English/Language Arts Education
Asynchronous discussion allows students to read and respond “out-of-time.” This form of online discussion, as experienced in a college literacy course, creates a text of talk that has the potential to be reflective given the freedom participants have in their response time. However, students often struggle with reflection. Instructors need to structure discussion online so that it becomes a forum for communication as well as critical thinking. They also need to view writing online as both process (discussion) and product (document to be assessed).
This article focuses on three key factors that a survey of literature indicated impact the teaching and learning of mathematics with graphing calculators: access to graphing calculators, the place of graphing calculators in the mathematics curriculum, and the connection between graphing calculators and pedagogical practice. Access to graphing calculators is associated with student achievement gains and a wide array of problem-solving approaches. The research suggests students’ achievement is positively affected when they use curricula designed with graphing calculators as a primary tool. Studies of teachers’ use and privileging of graphing calculators illustrate the impact professionals have on students’ mathematical knowledge and calculator expertise. Implications of these research findings for preservice and in-service teacher education are summarized.
Social Studies Education
This paper, which won a best paper award at the 2004 annual conference of the Society for Information Technology and Teacher Education, is a report of findings related to the introduction of technology in a course, entitled Women of the World, in a master’s degree program in the teaching of social studies. Recent academic research and journalistic commentary have pointed to a gender gap in technology use. The authors address this problem by infusing technology into an interdisciplinary course focused on women’s lives within a global context. By employing technology to teach innovative curriculum dealing with the status of women worldwide, the course attempts to motivate students, most of whom are women, to use technology in teaching. This strategy has succeeded by linking digital technology with powerful social studies content that holds considerable relevance to future teachers’ professional and personal lives.
This paper describes how the Web-based Inquiry for Learning Science (WBI) instrument was used with preservice elementary and secondary science teachers in science methods courses to enhance their understanding of Web-based scientific inquiry. The WBI instrument is designed to help teachers identify Web-based inquiry activities for learning science and classify those activities along a continuum from learner directed to materials directed for each of the five essential features of inquiry, as described in Inquiry and the National Science Education Standards (National Research Council, 2000). Implementations of WBI analysis activities in preservice science methods courses are discussed.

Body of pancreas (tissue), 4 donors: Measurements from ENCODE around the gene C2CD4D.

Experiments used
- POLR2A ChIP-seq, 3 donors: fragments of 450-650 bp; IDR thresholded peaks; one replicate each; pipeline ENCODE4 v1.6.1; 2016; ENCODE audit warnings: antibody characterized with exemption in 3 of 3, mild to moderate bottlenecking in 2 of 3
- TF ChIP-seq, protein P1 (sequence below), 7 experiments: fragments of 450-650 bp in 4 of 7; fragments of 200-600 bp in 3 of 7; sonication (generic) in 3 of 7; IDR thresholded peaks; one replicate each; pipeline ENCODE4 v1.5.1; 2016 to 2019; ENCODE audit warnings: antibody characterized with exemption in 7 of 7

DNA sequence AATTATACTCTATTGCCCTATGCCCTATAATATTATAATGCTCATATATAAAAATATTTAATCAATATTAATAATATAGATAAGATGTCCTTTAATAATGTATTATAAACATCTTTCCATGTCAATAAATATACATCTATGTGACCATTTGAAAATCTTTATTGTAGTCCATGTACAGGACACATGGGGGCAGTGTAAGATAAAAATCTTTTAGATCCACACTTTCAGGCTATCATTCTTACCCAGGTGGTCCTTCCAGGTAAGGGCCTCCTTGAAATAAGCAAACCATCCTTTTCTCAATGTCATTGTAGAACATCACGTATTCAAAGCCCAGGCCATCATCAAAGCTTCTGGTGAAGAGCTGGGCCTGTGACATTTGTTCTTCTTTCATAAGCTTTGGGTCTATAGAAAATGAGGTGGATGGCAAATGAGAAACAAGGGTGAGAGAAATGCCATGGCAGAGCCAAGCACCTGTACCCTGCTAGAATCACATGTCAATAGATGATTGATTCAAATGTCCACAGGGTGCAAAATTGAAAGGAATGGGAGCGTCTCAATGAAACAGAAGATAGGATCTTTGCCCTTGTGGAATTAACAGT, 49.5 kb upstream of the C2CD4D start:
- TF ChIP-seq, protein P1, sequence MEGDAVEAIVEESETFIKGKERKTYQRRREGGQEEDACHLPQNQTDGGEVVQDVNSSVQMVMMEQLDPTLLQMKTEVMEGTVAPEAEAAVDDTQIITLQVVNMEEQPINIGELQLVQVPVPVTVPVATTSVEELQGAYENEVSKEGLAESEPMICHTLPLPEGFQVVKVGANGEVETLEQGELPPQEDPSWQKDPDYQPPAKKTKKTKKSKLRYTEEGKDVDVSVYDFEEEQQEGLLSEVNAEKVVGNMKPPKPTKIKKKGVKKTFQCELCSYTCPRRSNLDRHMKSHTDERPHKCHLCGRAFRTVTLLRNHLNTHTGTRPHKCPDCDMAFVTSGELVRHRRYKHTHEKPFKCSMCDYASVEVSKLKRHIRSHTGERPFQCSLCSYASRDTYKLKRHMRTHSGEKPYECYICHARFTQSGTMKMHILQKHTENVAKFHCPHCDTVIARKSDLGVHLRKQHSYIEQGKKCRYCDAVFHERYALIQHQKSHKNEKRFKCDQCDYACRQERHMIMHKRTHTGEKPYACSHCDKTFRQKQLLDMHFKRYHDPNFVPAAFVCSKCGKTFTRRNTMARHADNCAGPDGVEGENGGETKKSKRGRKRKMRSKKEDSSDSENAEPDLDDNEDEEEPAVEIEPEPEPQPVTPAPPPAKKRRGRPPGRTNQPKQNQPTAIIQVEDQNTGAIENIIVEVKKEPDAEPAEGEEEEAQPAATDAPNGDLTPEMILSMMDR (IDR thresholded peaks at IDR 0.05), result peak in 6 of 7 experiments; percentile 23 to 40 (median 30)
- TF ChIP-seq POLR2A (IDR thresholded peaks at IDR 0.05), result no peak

The Teacher as Software Developer is the name of a program integrating technology instruction, curriculum, and field experiences in teacher preparation. In an introductory education course for all undergraduate education students, a required technology lab links to a one-day-a-week prepracticum. Preservice students produce a Web site or “software” for their supervising teacher, who is their “client,” and the supervising classroom teacher directs them to authentic curriculum objectives. Preservice teachers learn about software while learning about teaching, lesson planning, curriculum, and technology. Supervising classroom teachers’ gain an opportunity to experience designing and using software with their own students and curriculum and access to the preservice student produced Web sites after the student has completed the lab. Evidence of the program’s success comes from student survey data and student reflections. Despite the program’s productivity, it remains an island of instructional technology.
This paper is an analysis of the issues encountered in the process of building a community of practice amongst students through engaging in online dialogue using WebCT. The analysis is guided by an educational change framework, proposed by Goodell, Parker, and Kahle (2005), which includes Technical, Political, Cultural, Moral, and Personal dimensions. First, the analysis highlights the reasons for using WebCT. Second, the issues faced in using WebCT effectively are discussed. Finally, suggestions are offered for instructors using WebCT for the first time.
The purpose of this study was to examine the potential of asynchronous discussion forums (ADFs) as a medium to facilitate reflective thinking among preservice teachers. Of particular interest was the extent and manner in which this potential varies with respect to (a) the structure of the ADF, (b) the focus of the ADF, and (c) group dynamics. Quantitative and qualitative research methods revealed findings that support the potential of this medium as a means to facilitate reflective thinking. Importantly, however, the findings presented here bring to light several additional important considerations for both practice (e.g., strategic student placement within groups to facilitate higher levels of learning) and research (e.g., relationships between social dialogue, group membership, and demonstrated levels of learning) involving the use of asynchronous discussion forums.